She stored buttons in a drawer
of her Singer Sewing Machine—
a collection of varied sizes and colors—
rose and ivory and pale green
or black with ornamental designs,
sometimes bits of material or thread
still clinging to the back.

While I sat cross-legged at the treadle,
I dug my fingers into the treasure mound
and scooped out a handful.
I piled the buttons on the floor and spread them thin,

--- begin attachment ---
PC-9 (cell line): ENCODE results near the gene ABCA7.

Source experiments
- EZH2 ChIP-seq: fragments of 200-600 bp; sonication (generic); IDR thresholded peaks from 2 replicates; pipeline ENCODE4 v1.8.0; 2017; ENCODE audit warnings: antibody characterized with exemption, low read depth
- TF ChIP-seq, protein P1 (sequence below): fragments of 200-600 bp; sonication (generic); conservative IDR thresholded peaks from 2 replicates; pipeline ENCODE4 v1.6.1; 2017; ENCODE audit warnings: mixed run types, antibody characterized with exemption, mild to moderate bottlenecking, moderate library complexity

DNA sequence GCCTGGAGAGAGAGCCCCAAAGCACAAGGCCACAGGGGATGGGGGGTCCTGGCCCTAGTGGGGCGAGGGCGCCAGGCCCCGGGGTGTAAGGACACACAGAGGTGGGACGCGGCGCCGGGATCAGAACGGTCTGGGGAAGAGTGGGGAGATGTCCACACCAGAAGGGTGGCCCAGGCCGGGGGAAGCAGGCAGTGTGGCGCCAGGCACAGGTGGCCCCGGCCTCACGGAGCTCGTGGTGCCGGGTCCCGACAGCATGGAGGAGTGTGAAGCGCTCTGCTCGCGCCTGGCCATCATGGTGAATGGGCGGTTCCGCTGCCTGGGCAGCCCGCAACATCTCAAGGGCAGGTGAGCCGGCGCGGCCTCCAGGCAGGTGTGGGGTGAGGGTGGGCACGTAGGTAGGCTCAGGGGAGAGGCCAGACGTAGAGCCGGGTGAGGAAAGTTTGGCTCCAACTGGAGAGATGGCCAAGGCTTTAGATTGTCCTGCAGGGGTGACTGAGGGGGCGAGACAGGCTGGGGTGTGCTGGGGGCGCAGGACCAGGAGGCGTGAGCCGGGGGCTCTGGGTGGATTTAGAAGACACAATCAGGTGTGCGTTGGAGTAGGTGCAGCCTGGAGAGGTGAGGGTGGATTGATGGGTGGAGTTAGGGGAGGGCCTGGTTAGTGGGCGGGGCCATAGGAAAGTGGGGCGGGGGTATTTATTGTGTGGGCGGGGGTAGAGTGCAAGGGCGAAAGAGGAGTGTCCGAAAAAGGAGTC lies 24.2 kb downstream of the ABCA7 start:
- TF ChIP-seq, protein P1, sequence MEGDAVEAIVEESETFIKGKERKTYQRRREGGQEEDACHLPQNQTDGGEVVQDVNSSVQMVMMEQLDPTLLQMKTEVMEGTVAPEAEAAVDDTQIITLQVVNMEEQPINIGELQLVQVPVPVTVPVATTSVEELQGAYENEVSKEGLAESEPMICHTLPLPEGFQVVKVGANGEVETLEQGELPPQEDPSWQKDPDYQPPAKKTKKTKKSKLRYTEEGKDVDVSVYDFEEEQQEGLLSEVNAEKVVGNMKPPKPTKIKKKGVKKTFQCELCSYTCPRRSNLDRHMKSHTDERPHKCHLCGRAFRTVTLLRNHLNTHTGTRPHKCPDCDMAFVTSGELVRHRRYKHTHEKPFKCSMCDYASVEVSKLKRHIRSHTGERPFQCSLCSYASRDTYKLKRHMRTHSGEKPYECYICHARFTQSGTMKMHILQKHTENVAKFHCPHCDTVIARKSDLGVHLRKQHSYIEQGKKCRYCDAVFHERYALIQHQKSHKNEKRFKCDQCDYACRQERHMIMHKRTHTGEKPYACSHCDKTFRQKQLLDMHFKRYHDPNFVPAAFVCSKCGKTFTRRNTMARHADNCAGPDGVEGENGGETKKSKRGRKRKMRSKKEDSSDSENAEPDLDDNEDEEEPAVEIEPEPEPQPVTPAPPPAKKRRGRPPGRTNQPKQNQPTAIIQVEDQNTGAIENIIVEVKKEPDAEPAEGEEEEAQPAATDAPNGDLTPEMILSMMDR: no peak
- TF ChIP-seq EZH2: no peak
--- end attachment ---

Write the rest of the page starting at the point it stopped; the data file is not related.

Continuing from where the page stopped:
to discover a silver thimble or wooden clothespin
like distant kin visiting there.
Here, too, I found metallic buttons with curious symbols—
a bright gold anchor
or a gold eagle inside a star on a field of blue—
that I knew were different from the rest.
But I couldn’t have guessed
these buttons had been cut from uniforms
worn by my uncles in war.
Yet my grandmother stored them
along with hundreds of common buttons
she’d snipped from less lofty clothes,
buttons she supposed she might have
another use for.


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